Isn’t that what’s glorious about love? The inconvenience of it? That it pushes every other consideration out of the way?

What I discovered was that suddenly, everything was all about the timing. Well-meaning friends told me I had to be ‘on the same page’ as someone, at the right life stage, to make a go of it. After my marriage, I’d had a ridiculously inconvenient year-long passionate love affair with someone ten years younger than me, but in the end, he’d thrown ‘timing’ back at me: a ten-year age gap is fine in your thirties and forties, he’d said, but not so good in your sixties and seventies. WTF? I thought we didn’t give a shit about that. Apparently ‘we’ did.

Since then, I have learned to accept certain unexpected facts about dating in my forties. Firstly, that men my age aren’t relieved to finally find a single, independent woman of their own age who doesn’t want children. They are frequently at the stage where they want the option of creating a Mini Me, if they haven’t already got one. They are even less relieved to find a woman who has a successful career and a brain, it seems – it is a challenge to their manhood. Woe betide me when they find out I’m a feminist – they smile and say, “I have a problem with feminists.” I say, “I have a problem with men who don’t believe a woman should have equal rights to men,” and we leave it there. Smiling.

No, men my age are still searching in the twenty-five to thirty-five age bracket, and I can’t really blame them, if they still want children. I’m always honest about my age online – forty-seven – and my profile only really attracts much older or younger men. And let me reassure you now, that in no way am I complaining about the latter.

Online, people are cast aside for simply not fitting a desired profile – not being the right age, height, weight, race, religion or not having the right job, location or marital status (eharmony wouldn’t let me join until I was properly divorced, not separated). This makes me think that online dating isn’t for me. Why would I want a partner who was judging me on a set of statistics? I want someone who will catch my eye on a train, a beach, in a bank or a checkout queue and want to get to know me. Just me, standing there, no statistics hanging on a board around my neck with a mugshot.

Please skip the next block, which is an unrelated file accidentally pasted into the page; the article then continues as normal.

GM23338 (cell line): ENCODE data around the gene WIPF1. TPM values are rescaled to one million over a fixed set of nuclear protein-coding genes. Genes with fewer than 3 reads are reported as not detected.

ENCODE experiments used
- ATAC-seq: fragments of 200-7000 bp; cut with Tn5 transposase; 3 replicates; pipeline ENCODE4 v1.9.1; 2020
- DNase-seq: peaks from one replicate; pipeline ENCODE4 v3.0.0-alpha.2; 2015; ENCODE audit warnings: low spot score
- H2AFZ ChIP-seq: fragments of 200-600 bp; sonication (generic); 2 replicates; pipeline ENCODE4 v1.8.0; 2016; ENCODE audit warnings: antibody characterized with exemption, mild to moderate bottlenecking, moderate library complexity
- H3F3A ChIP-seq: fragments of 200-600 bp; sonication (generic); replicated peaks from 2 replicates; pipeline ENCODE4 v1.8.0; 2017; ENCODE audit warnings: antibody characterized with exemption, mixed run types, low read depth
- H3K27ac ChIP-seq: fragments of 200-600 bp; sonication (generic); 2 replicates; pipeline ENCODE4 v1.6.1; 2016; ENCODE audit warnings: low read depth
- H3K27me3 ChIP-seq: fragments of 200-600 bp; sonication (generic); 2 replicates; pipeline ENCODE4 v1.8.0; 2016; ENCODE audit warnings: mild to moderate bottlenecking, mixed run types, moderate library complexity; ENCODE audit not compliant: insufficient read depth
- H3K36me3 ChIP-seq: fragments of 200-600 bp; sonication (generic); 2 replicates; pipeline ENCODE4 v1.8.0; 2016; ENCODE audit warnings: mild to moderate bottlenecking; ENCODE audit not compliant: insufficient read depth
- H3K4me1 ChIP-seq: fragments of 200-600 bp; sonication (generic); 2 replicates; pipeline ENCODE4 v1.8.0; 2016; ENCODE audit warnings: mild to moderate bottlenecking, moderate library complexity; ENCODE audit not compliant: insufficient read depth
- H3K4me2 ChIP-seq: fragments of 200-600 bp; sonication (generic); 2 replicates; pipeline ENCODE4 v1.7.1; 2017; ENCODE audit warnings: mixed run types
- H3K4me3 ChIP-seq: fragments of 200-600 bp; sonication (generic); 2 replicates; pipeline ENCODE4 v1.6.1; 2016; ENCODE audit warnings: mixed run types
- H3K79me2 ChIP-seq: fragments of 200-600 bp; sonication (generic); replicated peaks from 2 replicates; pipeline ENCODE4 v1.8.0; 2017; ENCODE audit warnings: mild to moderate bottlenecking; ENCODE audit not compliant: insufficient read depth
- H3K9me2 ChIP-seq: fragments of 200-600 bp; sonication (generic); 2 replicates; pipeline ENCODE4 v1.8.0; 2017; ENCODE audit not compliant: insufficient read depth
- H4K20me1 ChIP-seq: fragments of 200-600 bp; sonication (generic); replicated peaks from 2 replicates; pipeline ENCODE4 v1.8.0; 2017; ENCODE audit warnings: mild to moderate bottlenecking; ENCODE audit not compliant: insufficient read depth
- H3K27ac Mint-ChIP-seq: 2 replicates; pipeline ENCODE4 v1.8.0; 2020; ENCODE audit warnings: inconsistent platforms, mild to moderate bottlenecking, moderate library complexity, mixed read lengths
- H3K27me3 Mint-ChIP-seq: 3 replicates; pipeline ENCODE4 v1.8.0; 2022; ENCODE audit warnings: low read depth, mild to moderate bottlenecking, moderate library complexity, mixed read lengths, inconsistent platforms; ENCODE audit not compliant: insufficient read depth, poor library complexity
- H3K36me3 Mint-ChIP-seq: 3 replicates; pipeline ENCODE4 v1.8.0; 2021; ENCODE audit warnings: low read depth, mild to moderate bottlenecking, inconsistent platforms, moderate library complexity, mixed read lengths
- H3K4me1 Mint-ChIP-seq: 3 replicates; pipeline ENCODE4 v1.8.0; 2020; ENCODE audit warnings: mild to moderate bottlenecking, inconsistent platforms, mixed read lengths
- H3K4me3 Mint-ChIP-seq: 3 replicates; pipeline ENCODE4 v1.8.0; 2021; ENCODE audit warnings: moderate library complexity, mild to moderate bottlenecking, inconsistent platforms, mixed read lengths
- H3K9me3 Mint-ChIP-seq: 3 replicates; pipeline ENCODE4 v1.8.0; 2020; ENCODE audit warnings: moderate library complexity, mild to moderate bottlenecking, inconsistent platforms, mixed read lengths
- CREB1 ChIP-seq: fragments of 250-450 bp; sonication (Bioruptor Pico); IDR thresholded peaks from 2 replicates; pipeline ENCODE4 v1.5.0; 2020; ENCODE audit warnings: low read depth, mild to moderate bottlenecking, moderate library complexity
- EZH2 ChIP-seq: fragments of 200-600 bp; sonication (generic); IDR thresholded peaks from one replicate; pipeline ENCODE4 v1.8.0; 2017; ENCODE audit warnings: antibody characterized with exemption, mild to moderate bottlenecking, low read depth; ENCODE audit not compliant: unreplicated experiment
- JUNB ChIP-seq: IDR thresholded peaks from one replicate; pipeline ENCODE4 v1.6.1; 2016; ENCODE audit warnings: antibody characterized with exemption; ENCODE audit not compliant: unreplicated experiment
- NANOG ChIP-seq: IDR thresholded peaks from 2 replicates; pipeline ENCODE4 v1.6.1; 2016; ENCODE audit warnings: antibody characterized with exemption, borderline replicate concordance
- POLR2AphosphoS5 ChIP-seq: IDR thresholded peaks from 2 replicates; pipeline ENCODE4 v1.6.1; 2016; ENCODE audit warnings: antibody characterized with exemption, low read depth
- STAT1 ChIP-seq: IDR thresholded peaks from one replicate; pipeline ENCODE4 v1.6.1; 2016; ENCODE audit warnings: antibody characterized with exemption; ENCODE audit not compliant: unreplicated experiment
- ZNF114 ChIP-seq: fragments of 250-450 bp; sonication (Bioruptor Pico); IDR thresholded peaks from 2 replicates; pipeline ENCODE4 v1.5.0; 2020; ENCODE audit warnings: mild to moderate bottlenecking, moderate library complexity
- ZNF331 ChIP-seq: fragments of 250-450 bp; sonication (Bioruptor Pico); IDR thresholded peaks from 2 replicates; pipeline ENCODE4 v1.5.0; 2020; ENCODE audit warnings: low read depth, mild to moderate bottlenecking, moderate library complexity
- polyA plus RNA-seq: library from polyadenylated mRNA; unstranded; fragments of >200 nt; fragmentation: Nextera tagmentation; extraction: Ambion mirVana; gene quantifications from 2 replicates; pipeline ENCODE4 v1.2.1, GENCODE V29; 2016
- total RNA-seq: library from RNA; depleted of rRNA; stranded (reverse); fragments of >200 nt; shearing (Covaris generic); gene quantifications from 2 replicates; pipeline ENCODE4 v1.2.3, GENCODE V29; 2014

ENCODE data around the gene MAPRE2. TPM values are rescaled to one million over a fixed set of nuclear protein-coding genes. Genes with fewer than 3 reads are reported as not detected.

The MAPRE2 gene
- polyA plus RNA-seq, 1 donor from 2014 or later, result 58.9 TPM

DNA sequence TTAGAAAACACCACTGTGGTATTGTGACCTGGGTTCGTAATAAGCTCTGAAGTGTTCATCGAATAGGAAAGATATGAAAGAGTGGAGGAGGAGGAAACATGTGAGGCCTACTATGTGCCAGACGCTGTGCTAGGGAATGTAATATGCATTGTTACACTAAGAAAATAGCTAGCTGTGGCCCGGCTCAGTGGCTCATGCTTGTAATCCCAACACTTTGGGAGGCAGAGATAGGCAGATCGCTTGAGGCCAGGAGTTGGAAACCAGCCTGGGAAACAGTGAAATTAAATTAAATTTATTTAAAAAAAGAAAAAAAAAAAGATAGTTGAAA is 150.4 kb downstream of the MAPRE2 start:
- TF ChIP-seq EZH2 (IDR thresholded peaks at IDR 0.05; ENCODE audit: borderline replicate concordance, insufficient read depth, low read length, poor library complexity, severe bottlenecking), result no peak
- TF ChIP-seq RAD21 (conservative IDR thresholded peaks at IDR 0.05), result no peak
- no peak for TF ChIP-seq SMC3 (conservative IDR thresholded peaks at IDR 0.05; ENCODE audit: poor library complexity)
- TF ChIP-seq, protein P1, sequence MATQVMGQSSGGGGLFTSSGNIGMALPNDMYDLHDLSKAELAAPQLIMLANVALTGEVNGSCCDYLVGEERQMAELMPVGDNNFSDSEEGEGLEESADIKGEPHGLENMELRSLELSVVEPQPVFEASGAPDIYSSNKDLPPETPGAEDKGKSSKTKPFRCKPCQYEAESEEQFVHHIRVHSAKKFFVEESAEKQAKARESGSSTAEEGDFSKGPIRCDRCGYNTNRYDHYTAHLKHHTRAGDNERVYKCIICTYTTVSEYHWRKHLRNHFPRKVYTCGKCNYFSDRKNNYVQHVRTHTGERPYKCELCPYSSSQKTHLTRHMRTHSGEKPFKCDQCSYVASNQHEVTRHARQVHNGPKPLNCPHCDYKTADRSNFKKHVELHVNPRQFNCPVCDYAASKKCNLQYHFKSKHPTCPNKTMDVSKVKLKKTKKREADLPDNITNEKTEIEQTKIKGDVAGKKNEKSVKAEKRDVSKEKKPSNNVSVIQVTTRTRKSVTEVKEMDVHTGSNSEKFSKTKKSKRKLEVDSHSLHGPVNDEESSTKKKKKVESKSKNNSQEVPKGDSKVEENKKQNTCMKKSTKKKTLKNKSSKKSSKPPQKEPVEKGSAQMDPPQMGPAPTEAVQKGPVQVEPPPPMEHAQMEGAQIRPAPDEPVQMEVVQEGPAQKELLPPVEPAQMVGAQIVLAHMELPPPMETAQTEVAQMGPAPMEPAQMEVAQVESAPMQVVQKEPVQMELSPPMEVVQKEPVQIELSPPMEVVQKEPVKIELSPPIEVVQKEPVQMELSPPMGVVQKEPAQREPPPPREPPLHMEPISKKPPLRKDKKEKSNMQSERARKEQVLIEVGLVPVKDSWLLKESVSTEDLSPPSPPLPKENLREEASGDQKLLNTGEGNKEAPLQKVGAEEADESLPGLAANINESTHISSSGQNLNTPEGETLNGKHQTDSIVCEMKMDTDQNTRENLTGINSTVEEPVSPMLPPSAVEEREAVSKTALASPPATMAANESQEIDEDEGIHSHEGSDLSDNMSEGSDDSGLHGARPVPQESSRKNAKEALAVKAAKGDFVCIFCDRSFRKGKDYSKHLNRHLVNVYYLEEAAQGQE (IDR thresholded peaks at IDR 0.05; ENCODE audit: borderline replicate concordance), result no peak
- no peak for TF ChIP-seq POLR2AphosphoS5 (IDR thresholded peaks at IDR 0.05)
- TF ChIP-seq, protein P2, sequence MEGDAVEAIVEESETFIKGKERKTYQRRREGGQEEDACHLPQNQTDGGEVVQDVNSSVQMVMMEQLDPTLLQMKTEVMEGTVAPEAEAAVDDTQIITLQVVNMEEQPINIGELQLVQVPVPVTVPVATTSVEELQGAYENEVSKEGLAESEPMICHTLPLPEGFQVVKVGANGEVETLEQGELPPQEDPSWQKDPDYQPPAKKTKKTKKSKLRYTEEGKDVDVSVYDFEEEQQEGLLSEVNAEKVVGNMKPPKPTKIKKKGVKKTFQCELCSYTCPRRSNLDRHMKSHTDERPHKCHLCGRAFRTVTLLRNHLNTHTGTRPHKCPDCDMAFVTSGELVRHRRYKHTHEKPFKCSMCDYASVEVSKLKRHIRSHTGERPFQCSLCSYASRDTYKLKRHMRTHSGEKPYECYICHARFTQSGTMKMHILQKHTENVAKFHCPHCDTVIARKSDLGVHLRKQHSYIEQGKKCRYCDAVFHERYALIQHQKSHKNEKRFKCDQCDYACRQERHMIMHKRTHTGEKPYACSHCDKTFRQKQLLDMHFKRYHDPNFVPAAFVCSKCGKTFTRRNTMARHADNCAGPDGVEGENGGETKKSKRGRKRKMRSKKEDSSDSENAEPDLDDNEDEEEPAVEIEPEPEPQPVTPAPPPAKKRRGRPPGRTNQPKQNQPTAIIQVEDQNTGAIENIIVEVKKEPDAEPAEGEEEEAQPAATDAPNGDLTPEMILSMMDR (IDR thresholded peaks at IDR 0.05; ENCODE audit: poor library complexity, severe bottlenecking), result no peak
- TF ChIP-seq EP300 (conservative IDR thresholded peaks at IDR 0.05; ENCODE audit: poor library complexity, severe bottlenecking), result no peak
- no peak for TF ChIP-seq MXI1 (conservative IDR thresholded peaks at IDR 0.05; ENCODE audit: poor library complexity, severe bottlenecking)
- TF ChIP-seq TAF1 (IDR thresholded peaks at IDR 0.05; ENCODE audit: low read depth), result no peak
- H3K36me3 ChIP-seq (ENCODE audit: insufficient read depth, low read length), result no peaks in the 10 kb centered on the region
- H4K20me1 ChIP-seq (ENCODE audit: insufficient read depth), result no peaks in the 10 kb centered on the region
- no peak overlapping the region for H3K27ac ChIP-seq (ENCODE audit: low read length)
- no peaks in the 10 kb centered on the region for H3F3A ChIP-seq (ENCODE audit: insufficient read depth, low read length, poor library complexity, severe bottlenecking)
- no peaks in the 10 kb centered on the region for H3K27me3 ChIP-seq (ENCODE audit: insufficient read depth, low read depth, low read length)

I don’t want the science of it, I want the randomness of it and I will always believe that is out there for me. And if he is shorter than I thought he would be, hasn’t got the ‘right’ job, is age- or religion-inappropriate I won’t give a shit about it. There will be a connection between both of us that no one else can see – they won’t be able to work out the science behind it because it will be beyond analysis and data. I feel so saddened by Wilkes McDermid’s death because he believed that this wasn’t out there for him.

I believe that if you are only looking for a socially approved relationship then you are working within a very narrow dating channel. You will only properly ‘see’ age-appropriate people with the right height/weight/job/hair colour ratio. If you look beyond a tick-box life, as I do, you will find that like-minded people see you. There are fewer of them, but the recognition of another soul with the same outlook is a moment to treasure. I’d rather wait for one single moment like that than tick any boxes, even if the odds are seemingly stacked against us.



RIP Wilkes McDermid – his final blog post and message: